Dan (Robin Williams), an unlucky in love divorcee and Charlie (John Travolta), a carefree bachelor have been friends and business partners for many years. Just as they are about to clinch a lucrative business deal with a Japanese firm, Dan's ex-wife Vicki (Kelly Preston) surprises him with the news that he is the father of their 6 year old twins (Ella Bleu Travolta, Conner Rayburn). Additionally, he and Charlie need to look after them for a short while. But a lot can go wrong in 'a short while'.
Review by Louise Keller:
'Scat happens, man,' John Travolta and Robin Williams tell each other, when they realise the 'scat' they have smeared over their faces at an outdoor adventure camp is, in fact bear poop. It's hard not to begin by saying this is a dog of a film. And I'm not referring to Lucky, the sweet old canine (soulfully played by a dog called Sebastian), who pensively cocks his head, barks occasionally and looks more embarrassed than anything, as he observes the chaos that is going on around him in this tragic misfire of a comedy.
John Travolta wearing an oversize, joker-like grin at a funeral is probably the low-point of the film, although Robin Williams' mock black-face, after a tanning salon accident, is not far behind. Travolta's wife Kelly Preston, who plays William's wife knows how to get rid of a fake tan in two flashes, by the way. It's a miracle! The basic premise is so fraught with heavy handed attempts at humour it forgets the most important things - the characters and the story. It's like a long sit com gone horribly wrong.
When William's Dan is told he has 6 year old twins, we have already heard he is 'allergic to anything under 4ft'. Dan has to look after them because his political activist ex-wife has no Get-Out-Of-Jail-Free card and her hand-model (cross-eyed) friend (Rita Wilson) has an unfortunate accident involving a key part of her body. The scenarios get worse and worse. Dan and Charlie are mistaken for being the Grandpas - or being gay; there are cricket ball crotch jokes; a nonsensical subplot about child-proofers employed to blunt the pointy furniture; ear-biting penguins, an amorous gorilla (Seth Green gets the grunt, er the brunt of it) and Bernie Mac (in his last role before he died in August 2008) who delivers Travolta's line from Grease 'It's electrifying' as electric circuits make Williams into a human puppet. Don't ask why. Ann-Margret and Matt Dillon also make cameo appearances and no-one looks good.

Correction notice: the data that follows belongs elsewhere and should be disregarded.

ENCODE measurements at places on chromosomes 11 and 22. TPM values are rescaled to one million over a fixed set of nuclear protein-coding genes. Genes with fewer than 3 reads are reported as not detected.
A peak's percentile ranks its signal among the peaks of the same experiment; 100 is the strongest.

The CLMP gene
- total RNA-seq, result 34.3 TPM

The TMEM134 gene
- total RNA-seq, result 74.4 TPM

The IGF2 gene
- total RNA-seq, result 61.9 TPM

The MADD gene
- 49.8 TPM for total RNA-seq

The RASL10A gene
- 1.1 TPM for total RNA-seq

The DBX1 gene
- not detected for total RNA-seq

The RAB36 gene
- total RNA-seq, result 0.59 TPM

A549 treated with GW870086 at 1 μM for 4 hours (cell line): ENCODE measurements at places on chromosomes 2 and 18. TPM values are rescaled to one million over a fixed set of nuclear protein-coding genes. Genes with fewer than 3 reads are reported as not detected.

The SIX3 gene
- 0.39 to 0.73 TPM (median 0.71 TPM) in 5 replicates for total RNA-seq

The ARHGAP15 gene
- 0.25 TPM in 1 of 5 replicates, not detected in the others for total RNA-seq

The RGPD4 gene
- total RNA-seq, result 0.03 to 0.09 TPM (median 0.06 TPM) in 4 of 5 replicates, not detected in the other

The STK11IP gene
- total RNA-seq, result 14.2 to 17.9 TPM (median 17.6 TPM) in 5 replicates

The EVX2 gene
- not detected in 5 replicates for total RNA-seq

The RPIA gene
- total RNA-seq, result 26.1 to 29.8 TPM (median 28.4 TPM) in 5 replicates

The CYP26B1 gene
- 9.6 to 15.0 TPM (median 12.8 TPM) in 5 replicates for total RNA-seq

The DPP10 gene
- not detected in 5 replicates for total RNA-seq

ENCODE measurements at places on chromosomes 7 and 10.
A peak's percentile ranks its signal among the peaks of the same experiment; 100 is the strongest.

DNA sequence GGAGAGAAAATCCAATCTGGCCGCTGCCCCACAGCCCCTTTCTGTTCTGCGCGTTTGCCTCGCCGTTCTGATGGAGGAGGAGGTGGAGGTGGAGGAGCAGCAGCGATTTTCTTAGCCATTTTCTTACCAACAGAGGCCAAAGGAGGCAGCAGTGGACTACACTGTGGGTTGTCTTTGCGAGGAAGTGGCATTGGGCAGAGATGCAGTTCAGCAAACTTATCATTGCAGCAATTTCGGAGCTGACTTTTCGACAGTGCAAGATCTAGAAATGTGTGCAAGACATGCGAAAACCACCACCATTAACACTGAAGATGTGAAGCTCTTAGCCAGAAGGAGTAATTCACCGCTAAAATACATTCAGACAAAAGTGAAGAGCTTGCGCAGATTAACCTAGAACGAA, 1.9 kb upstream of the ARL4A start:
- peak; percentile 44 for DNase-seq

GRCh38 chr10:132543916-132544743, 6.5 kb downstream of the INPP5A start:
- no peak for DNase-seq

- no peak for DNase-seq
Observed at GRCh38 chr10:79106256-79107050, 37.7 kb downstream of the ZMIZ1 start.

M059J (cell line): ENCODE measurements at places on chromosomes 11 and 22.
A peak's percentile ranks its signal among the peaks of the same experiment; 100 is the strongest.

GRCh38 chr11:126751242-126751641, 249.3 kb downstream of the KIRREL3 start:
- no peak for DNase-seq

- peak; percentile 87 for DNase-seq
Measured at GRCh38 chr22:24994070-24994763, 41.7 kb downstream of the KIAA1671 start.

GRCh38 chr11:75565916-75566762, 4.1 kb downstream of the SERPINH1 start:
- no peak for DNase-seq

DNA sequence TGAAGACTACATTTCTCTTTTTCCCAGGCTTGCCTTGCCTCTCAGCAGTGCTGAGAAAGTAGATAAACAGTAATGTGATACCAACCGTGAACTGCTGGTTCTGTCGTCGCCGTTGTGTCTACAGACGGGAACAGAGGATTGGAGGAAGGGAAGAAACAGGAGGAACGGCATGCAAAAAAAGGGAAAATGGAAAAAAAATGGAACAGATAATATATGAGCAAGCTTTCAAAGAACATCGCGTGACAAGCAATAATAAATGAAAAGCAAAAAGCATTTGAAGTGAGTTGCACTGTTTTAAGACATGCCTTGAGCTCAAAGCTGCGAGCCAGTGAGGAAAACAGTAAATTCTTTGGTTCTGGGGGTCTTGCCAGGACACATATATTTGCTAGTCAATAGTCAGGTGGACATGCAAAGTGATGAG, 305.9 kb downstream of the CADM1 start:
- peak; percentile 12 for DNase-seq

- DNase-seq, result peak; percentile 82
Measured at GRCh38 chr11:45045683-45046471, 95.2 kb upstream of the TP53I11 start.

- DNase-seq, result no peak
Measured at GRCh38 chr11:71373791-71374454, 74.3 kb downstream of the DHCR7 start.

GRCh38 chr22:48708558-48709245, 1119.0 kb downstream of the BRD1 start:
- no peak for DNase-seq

The funniest idea comes in the bathroom scene when Travolta and Williams exchange information about their medications. But the execution of the pills getting mixed up and what happens next is slapstick gone wrong. Director Walt Becker gets everyone to ham it up to such an extent it is embarrassing. No wonder the film has been sitting on the shelf for a while. Bear poop looks good, by comparison.
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OLD DOGS (PG)
CAST: John Travolta, Robin Williams, Kelly Preston, Conner Rayburn, Ella Bleu Travolta, Emily, Lori Loughlin, Seth Green, Bernie Mac, Matt Dillon, Ann-Margret, Rita Wilson
PRODUCER: Peter Abrams, Robert L. Levy, Andrew Panay
DIRECTOR: Walt Becker
SCRIPT: David Diamond, David Weissman
CINEMATOGRAPHER: Jeffrey L. Kimball
EDITOR: Ryan Folsey, Tom Lewis
MUSIC: John Debney
PRODUCTION DESIGN: David Gropman
RUNNING TIME: 88 minutes
AUSTRALIAN DISTRIBUTOR: Walt Disney Studios
AUSTRALIAN RELEASE: December 26, 2009